It seems like a day doesn’t go by that either Kevin Hart or Melissa McCarthy aren’t showcasing their comedic abilities in a new film. McCarthy’s follow-up to Spy is this over-the-top portrayal of a power-hungry industry titan who brings her special marketing skills to the Girl Scout cookie industry in the comedy, The Boss.
After a high-energy opening where Michelle Darnell (McCarthy) sends her message that all she does is win, we are treated to a non-descript backstory of a young girl dumped by one foster family after another, and grows up with the credo that “family is for suckers.” She instead turns her gaze inwardly and uses that as fuel, but at what cost? Darnell has become a narcissistic, self-centered, me-first jerk to everyone, including her inner circle, an ass-kissing, yes-man, Tito (Cedric Yarbrough) and an underappreciated assistant, Claire (Kristen Bell).
But after double-crossing her rival, and former lover, Renault (Peter Dinklage), Darnell is imprisoned for insider trading. Predictably her life falls apart, she loses everything and ends up on the doorstep of Claire, who abandoned her to take a job she can’t stand to provide for her teenage daughter, Rachel (Ella Anderson). After several weeks of sitting around and feeling sorry for herself, Darnell discovers a way to get back in the game after sitting through a lifeless girl scout meeting.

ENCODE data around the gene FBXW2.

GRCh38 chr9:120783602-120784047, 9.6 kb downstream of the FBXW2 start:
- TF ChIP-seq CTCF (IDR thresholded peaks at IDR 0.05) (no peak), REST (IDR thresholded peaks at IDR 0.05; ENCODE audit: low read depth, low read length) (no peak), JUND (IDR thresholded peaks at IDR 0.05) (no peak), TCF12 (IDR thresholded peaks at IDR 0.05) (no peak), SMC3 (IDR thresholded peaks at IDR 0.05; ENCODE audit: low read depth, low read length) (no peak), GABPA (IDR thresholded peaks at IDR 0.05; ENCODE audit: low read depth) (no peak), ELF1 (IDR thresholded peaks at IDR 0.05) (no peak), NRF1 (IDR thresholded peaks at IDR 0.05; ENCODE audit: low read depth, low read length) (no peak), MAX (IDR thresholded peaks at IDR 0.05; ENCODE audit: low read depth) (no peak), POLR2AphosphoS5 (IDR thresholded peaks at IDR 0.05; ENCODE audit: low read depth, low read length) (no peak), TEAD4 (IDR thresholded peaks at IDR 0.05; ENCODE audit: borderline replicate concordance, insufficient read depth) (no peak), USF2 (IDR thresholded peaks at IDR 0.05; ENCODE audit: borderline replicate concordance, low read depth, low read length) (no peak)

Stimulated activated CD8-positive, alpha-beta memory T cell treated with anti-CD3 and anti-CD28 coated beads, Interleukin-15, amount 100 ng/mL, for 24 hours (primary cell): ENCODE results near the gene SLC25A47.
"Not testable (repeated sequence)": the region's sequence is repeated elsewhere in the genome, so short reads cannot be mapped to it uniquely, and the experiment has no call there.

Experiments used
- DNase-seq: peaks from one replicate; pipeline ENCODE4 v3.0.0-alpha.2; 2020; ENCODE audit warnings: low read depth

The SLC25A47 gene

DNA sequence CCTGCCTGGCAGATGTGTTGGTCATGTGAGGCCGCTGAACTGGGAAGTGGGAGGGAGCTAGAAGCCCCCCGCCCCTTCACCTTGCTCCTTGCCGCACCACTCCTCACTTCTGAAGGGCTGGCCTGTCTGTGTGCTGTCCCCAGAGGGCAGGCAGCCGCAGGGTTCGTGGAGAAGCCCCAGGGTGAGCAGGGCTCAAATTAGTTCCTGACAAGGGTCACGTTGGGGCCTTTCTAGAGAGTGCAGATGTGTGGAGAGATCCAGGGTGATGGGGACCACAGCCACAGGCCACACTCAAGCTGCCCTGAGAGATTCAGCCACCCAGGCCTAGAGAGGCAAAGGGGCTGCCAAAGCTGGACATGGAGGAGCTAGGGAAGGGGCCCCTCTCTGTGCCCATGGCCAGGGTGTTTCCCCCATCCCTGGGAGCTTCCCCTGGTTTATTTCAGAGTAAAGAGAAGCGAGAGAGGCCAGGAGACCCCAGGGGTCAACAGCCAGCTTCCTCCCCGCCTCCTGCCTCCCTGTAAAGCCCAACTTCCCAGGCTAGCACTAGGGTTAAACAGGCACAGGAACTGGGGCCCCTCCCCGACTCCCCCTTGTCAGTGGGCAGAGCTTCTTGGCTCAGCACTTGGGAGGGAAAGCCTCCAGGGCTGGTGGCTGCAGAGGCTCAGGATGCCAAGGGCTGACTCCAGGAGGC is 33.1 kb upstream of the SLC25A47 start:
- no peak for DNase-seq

Armed with Claire’s tasty brownies and her superb marketing skills, Darnell sets out to dominate the cookie market with “Darnell’s Darlings,” and that’s the when the REAL fun begins. Co-written by her husband/director Ben Falcone and McCarthy, the two try to capitalize on her skills as a physical comedian with plenty of pratfalls and plenty of crude, vile jokes, some that hit and others that miss the mark.
Unlike her most recent film, Spy, where she had others that could share the comedy spotlight, McCarthy is a one-woman comedic force of nature and it feels like she needs to fill up the screen with something or in her or husband’s mind, silence is a bad thing. They say sometimes less is more and there are some scenes that certainly could have benefitted from that credo.
The script also leaves a lot to be desired, reading like an extended SNL sketch that relies on McCarthy to breathe life into it, almost singlehandedly. Sure there are some funny moments but not enough to justify the faith audiences have in the talented comedian. It is true that all McCarthy does is win . . . with her bank account but this film is another example of with great power comes great responsibility and The Boss is severely lacking.
Both Bruce Springsteen and Diana Ross have earned the right to the title while McCarthy is just a novice wannabe who has a long way to go before we make her “The Boss” of ANYTHING!!!